Jane McGrath: It's interesting. This document goes down in history, "Oh, it freed the slaves." But at the same time, what was Lincoln doing here? He was giving the south an out. He was like, "You can keep your slaves." That's what the document was saying, "You can keep them and it'll be fine if you rejoin now, if you lay down your arms."

Candace Gibson: And the reason there was such opposition to this, at least in the cabinet was that they feared there'd be a total massacre and utter pandemonium in the south if the slaves were freed. I guess they thought that they would wipe out the plantation owners and then they would storm up north and take all the northerners' jobs. And racism was just as prevalent in the north as it was in the south. And there were some who even postulated the war was a conspiracy and all the northern solders were being killed so the freed slaves could come up to the north and take their jobs.

Jane McGrath: That's right. And that's to help to spur their draft riots at the time, right?

Candace Gibson: Exactly. But the irony behind this was, even if the Emancipation Proclamation had freed all the salves and accomplished that goal, you have to think about the way that information was disseminated at this time. It's not like we had CNN or NPR. It took awhile for the news to get out. And in some cases, at some plantations in the places like the Florida Keys or Texas, the slaves didn't hear the news until well after Lincoln's assassination.

Jane McGrath: And that's where we get the idea of June 19, 1865. It was a date the slaves in Texas first heard of the Emancipation Proclamation. And so that's when Texas actually celebrates that date.

Candace Gibson: And when you look at the order in which the states let go of the institution of slavery, you'll see that the border states were some of the last to loosen their grip on the institution.

Jane McGrath: And they were left out of the Proclamation. It didn't apply to them at all.

Candace Gibson: Right. And that was another political move. Lincoln knew that his hold on Congress was pretty tenuous. And he feared that he would polarize the Republican Party and lose all the Republican support if he continued to push this idea of emancipating the slaves. And if you listen to the detractors behind the Emancipation Proclamation's criticism, it was illegal. He was acting far out of his jurisdiction if you uphold the fact that the Confederacy was its own country at this time. And in our article about the Emancipation Proclamation on How Stuff Works, the author uses this really great analogy. She said it would be like the United States saying to France, "You have to outlaw smoking." We don't have the authority to say that to another country.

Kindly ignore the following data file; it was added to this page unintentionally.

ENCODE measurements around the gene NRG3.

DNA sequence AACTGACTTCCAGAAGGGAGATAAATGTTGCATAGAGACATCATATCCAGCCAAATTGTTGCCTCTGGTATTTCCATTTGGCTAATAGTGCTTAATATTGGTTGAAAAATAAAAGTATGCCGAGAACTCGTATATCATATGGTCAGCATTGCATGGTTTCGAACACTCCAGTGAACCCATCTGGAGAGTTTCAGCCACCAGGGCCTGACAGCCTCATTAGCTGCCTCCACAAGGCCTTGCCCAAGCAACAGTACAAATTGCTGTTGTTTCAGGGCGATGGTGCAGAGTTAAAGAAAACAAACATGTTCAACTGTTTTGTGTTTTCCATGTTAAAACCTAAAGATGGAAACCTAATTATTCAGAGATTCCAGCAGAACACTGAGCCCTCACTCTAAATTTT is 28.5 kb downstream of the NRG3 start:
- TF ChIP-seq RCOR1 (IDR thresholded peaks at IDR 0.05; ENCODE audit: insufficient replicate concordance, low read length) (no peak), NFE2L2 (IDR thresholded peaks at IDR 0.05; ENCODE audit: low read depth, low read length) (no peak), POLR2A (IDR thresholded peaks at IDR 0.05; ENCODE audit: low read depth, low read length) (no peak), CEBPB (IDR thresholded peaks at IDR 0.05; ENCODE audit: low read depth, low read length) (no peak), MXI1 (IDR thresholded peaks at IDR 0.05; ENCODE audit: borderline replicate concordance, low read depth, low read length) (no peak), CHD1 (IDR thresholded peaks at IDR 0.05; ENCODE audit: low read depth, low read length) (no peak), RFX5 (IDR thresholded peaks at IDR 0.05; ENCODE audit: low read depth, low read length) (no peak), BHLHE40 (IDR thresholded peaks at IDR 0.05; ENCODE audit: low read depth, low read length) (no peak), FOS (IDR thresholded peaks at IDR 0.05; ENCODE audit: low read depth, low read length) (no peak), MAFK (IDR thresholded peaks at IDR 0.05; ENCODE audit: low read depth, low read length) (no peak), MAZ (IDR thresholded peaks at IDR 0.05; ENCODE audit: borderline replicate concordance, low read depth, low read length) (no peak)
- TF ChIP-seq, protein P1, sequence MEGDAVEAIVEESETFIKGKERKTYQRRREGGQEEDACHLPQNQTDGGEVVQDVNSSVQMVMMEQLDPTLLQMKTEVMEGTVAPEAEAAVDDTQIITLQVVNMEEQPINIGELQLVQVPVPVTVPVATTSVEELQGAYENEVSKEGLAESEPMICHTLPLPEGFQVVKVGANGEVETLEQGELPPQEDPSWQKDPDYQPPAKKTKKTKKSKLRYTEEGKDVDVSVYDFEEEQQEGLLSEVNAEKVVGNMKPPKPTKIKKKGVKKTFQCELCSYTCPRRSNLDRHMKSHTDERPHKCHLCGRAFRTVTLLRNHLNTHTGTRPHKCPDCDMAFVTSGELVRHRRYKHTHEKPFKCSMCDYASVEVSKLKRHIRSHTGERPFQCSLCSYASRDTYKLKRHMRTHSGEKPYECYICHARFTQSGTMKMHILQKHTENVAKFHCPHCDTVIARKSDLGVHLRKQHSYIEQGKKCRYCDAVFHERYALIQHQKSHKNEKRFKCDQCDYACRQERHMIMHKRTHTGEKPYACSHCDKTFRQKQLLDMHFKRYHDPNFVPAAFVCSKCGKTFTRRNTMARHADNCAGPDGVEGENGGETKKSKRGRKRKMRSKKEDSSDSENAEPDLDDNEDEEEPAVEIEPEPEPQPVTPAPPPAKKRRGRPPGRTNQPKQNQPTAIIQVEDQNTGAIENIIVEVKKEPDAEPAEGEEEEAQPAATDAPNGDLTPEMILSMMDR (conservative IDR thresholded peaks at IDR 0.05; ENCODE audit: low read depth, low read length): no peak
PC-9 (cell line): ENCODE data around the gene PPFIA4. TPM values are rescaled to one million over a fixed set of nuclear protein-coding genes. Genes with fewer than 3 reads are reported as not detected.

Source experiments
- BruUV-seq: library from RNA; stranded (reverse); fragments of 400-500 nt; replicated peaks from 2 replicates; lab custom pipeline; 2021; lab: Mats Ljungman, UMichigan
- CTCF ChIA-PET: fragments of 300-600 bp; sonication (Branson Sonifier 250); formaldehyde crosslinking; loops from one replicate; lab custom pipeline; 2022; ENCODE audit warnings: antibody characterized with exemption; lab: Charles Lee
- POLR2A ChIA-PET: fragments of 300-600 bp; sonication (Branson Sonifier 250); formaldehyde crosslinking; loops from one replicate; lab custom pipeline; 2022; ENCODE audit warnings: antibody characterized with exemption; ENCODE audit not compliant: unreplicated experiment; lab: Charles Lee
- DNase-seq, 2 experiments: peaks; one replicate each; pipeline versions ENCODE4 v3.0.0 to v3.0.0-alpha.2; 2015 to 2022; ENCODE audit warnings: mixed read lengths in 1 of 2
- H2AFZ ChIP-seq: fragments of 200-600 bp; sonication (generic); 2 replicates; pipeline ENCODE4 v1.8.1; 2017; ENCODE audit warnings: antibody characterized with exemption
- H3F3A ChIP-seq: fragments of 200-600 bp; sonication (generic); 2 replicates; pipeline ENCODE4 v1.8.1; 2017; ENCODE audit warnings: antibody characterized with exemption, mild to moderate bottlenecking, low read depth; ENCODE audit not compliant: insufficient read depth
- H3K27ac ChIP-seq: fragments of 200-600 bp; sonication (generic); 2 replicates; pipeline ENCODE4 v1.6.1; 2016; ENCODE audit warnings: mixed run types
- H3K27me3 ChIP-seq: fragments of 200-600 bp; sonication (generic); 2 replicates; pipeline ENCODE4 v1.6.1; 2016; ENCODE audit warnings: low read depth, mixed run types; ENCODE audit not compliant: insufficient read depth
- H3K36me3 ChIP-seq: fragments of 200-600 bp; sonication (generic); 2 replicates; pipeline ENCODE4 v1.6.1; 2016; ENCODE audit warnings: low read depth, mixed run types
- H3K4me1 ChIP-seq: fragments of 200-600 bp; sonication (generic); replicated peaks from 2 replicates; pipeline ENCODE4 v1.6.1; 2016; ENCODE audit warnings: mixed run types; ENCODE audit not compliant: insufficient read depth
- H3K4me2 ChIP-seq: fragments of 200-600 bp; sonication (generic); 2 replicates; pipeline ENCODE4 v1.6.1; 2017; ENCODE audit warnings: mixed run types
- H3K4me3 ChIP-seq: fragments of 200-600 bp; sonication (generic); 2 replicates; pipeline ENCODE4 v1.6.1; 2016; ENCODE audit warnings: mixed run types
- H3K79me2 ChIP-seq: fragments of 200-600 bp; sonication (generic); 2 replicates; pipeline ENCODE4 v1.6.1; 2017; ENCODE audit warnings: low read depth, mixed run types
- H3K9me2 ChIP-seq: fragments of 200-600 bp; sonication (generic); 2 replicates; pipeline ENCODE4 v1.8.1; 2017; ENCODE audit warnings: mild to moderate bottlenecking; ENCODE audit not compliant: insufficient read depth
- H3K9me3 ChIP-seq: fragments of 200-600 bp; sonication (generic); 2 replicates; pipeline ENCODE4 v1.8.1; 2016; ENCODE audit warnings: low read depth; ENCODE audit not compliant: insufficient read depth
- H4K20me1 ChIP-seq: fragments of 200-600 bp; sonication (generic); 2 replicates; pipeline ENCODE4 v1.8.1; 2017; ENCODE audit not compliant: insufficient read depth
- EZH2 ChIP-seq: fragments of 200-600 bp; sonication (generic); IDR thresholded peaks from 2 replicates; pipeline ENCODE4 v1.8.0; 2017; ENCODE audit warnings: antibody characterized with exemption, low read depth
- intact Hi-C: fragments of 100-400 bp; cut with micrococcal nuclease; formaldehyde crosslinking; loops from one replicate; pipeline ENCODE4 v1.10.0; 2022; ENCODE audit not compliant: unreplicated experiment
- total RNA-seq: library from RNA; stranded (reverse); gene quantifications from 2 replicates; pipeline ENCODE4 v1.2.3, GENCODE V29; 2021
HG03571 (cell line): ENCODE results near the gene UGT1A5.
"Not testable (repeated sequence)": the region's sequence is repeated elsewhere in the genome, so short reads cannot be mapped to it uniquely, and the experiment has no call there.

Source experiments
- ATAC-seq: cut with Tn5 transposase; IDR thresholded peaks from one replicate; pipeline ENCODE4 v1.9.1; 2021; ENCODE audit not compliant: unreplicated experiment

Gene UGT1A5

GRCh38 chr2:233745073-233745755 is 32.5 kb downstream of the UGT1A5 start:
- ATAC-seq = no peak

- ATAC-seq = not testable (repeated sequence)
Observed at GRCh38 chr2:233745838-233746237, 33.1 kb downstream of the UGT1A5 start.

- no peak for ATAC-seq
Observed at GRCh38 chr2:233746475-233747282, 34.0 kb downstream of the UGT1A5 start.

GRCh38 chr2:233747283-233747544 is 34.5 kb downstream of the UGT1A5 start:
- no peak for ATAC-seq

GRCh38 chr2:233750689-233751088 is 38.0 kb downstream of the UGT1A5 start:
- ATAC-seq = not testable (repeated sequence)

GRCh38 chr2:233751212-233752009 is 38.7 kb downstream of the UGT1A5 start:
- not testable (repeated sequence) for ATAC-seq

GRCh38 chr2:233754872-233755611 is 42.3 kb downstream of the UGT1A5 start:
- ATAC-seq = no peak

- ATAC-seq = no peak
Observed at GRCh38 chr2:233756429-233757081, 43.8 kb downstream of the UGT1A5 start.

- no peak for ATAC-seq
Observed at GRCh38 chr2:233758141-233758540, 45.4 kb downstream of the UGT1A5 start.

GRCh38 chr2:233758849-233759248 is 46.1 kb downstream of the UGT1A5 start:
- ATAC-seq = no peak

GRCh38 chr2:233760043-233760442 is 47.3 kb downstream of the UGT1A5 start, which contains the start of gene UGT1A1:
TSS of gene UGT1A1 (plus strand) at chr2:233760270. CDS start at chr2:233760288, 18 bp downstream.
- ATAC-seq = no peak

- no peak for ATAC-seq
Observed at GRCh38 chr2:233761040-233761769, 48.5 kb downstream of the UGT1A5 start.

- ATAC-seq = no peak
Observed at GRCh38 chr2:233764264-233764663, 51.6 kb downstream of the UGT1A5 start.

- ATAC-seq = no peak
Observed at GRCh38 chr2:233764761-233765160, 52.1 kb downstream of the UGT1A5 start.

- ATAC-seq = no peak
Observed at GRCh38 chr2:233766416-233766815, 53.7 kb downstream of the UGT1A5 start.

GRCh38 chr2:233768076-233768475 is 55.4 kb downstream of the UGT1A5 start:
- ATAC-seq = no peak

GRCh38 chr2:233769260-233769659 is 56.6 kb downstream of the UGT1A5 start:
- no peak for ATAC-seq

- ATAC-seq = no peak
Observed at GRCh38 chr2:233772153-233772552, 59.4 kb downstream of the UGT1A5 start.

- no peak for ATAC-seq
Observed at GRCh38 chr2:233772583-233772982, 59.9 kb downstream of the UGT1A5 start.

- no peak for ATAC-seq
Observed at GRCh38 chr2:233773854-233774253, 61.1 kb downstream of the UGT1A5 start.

Jane McGrath: That would be ridiculous. Yeah.

Candace Gibson: And so Democrats and Republicans who were trying to follow the Constitution to the letter, told Lincoln, "You can't do this."

Jane McGrath: That's right. And Lincoln violated the Constitution some say in many different ways. He withheld habeas corpus and such, but he hid behind the idea that these were military tactics. And to this day, Lincoln is a hero to most people in this country and they defend him in these acts because they were military tactics.

Candace Gibson: But back then I don't think he satisfied a lot of people with the Proclamation. The Abolitionists wanted complete freedom of all slaves, and then the plantation owners of course wanted to keep holding on to their workers.

Jane McGrath: So he didn't satisfy either of those groups.

Candace Gibson: He didn't satisfy anyone. It was like he was trying to walk such a straight line that both sides completely scoffed at him. And like we already mentioned,